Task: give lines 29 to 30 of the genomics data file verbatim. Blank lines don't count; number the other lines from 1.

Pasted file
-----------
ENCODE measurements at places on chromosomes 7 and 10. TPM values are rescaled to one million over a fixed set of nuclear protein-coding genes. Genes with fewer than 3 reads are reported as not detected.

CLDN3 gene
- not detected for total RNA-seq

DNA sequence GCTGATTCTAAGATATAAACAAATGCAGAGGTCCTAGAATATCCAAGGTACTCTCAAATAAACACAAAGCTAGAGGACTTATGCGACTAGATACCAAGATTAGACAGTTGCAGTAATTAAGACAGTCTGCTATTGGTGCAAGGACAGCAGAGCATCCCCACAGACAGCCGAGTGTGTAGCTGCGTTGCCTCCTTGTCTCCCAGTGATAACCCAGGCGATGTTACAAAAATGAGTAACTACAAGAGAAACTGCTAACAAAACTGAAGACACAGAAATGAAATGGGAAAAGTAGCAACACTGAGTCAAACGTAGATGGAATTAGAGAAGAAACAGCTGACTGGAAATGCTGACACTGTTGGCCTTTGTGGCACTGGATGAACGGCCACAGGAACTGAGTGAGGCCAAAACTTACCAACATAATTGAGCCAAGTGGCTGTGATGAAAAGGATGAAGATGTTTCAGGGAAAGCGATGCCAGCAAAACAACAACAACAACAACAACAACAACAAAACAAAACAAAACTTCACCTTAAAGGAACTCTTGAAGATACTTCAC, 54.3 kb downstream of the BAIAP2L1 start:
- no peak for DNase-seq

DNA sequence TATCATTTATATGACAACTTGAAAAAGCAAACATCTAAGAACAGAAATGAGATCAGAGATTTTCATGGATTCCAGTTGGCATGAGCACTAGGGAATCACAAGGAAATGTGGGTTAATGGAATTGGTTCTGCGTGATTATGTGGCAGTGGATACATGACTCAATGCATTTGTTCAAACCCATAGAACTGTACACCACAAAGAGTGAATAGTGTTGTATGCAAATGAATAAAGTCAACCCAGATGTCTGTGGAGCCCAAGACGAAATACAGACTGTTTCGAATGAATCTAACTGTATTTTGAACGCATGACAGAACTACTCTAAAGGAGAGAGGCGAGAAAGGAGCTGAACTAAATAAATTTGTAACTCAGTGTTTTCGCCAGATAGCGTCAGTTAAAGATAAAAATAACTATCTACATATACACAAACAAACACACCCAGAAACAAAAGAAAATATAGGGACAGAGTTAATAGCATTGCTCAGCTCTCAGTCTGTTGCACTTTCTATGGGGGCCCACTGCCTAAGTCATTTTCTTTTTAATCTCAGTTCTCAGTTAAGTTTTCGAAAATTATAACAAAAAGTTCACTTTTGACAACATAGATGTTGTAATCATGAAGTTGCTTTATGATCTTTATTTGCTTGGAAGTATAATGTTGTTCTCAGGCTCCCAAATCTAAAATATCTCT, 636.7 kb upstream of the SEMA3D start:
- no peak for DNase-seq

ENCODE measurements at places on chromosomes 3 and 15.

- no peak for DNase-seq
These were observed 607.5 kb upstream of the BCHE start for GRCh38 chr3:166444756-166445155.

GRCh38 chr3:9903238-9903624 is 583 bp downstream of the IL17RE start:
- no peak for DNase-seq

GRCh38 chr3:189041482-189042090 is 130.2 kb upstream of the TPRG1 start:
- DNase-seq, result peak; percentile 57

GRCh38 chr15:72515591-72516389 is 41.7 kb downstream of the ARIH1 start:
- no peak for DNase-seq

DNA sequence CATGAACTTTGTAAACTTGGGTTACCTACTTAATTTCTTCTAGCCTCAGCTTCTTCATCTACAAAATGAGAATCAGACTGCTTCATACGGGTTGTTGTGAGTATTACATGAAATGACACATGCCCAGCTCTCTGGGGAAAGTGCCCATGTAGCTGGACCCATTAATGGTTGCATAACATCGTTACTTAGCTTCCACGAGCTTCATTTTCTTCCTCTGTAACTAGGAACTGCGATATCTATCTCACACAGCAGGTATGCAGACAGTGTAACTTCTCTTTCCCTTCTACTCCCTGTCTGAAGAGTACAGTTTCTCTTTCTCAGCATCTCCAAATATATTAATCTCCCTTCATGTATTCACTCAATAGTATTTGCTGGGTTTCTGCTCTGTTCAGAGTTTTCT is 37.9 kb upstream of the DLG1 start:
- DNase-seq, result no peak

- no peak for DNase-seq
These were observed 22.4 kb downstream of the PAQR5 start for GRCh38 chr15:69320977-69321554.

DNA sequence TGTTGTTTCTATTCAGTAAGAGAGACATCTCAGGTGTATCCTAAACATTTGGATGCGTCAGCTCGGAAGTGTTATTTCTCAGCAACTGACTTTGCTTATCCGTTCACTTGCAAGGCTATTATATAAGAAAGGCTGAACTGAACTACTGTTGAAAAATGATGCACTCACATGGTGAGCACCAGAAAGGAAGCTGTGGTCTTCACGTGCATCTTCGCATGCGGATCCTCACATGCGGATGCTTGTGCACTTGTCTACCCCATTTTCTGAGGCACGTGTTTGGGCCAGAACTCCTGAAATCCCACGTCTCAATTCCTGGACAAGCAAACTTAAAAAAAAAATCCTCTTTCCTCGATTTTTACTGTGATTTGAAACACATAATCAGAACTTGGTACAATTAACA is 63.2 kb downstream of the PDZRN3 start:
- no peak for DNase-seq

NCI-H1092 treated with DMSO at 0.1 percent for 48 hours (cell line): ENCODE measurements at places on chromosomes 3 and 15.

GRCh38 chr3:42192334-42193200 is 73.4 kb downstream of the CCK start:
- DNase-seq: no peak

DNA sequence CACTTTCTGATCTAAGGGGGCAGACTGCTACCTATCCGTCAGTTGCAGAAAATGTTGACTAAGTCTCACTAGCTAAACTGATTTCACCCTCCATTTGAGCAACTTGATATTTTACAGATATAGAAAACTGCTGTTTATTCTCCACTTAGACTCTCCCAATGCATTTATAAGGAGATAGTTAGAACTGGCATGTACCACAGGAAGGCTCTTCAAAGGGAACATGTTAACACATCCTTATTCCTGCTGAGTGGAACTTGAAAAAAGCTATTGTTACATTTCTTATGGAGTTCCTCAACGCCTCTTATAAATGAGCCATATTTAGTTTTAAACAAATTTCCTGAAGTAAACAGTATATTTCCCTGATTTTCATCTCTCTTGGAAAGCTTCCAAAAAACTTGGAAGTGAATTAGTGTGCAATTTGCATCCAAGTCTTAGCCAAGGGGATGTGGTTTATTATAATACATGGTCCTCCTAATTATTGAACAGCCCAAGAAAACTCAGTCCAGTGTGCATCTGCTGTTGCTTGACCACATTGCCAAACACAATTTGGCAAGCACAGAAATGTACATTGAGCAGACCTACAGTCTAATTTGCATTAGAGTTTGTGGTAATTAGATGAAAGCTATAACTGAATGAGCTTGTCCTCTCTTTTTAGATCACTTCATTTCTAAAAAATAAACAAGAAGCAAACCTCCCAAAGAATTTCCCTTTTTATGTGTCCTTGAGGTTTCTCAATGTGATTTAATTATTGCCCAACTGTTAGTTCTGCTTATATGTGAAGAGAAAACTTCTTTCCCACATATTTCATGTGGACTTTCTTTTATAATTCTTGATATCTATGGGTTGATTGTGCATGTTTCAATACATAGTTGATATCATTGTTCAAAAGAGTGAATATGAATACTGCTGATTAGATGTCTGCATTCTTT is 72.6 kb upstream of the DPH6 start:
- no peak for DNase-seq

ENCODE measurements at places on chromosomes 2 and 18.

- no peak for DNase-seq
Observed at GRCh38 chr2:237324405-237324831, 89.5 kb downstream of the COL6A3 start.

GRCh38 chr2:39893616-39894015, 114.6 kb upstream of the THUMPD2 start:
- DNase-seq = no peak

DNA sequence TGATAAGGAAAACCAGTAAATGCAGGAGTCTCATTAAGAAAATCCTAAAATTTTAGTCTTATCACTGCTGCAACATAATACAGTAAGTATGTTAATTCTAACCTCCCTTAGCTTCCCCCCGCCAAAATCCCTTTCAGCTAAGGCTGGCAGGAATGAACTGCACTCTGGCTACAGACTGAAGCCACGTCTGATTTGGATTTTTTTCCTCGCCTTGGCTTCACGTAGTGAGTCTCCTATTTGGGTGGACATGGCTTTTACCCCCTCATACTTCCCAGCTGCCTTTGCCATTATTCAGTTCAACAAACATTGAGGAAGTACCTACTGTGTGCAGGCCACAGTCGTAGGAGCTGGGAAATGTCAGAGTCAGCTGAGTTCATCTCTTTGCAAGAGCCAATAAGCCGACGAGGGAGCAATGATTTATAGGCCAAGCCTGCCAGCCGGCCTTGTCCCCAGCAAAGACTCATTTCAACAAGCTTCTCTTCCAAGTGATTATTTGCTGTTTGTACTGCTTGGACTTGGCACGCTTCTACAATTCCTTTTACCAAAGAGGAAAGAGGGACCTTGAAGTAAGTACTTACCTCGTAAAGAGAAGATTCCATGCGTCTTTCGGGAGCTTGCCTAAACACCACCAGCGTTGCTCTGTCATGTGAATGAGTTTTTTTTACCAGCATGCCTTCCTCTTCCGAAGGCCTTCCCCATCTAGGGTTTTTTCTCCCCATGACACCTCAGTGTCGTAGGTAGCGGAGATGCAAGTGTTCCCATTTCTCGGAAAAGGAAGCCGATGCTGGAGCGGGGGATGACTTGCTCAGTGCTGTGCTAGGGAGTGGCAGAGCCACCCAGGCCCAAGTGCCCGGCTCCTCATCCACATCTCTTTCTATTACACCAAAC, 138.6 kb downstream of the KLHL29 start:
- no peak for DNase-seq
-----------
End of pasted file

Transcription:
- no peak for DNase-seq
Observed at GRCh38 chr2:237324405-237324831, 89.5 kb downstream of the COL6A3 start.